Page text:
If we can experience a perfume as a thing in itself, the manner in which we describe it will still, invariably, relate back to our idiosyncratic history (what we have experienced before), including our knowledge of other perfumes. If perfume is one of the best candidates for phenomenological analysis, yet even it poses problemscan you really smell aldehydes without thinking of Chanel  no 5?this may signal that the project of phenomenology is doomed. Or perhaps it is just a bit too ambitious. Perhaps we can still learn from attempting phenomenological analysis of experience, even if it may not be possible to fully "bracket" all of our background knowledge.

Can you describe a perfume in terms of pure experience? Or must it always be mediated by a bunch of other theories, including knowledge of other perfumes? 

What say you, my fragrant friends?


  1. This skimpy little entry #12 must be a rejected Seinfeld episode. It's about nothing.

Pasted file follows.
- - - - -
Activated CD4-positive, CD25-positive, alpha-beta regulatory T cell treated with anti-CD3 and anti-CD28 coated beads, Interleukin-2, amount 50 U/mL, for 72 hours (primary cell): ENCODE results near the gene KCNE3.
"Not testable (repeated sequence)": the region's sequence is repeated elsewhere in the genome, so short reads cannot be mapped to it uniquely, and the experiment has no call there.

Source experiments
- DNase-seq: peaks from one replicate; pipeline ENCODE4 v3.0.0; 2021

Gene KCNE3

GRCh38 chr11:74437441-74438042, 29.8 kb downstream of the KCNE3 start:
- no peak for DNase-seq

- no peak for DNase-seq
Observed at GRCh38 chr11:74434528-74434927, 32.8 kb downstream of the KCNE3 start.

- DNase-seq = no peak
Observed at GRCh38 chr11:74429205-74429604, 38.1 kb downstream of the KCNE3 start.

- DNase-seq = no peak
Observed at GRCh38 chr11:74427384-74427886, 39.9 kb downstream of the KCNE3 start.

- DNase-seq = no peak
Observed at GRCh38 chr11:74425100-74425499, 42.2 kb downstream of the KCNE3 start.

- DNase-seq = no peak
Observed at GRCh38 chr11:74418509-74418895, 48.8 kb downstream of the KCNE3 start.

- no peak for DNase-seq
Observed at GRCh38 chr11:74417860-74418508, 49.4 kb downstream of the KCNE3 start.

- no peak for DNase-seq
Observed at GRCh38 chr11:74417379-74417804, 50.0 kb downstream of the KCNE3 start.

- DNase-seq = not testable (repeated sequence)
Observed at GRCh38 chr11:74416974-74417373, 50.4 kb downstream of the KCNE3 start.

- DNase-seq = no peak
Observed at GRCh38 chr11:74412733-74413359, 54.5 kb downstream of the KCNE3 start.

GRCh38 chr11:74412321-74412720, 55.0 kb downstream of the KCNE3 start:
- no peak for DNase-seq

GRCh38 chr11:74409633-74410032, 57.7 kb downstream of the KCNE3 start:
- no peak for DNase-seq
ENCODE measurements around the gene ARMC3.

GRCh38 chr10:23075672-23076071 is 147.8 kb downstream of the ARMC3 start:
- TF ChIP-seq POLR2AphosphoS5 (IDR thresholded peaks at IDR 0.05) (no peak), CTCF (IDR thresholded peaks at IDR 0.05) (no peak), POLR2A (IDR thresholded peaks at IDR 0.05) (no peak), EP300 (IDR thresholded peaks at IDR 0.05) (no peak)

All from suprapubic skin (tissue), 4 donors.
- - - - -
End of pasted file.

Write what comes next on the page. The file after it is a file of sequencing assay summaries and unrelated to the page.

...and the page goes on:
1. I actually agree that this entry is slim on content. My excuse is that I have a bad cold! I cannot smell a thing and can barely think! ;-/

      I'm sure that I'll return to elaborate on the topic once I emerge from my fog...

  2. Effective March 14, 2013, comment moderation has been implemented in order to prevent the receipt by subscribers of unwanted, irrelevant remarks.

    10 Most Censored Countries.
    North Korea
    Equatorial Guinea
    Saudi Arabia
    Runners-up - salondeparfum
    You are in good company, as always. =o)

    1. Well, I certainly got a chuckle out of this one... Maybe it's the Nyquil?

  3. I'm not sure what "pure experience" in case of describing perfumes would be. Even if we were to leave aside any parallels and comparisons to other perfumes, the only generic way to describe a perfume along the line with "It's just an object with a parallelopiped structure from various angles" would be something like: it's something that has a [strong/weak; pleasant/foul; persistent/evanescent] smell. As soon as we would try to add any descriptives it would involve the previous experience - either with other perfumes or other smelly things (flowers, plants, food, etc.).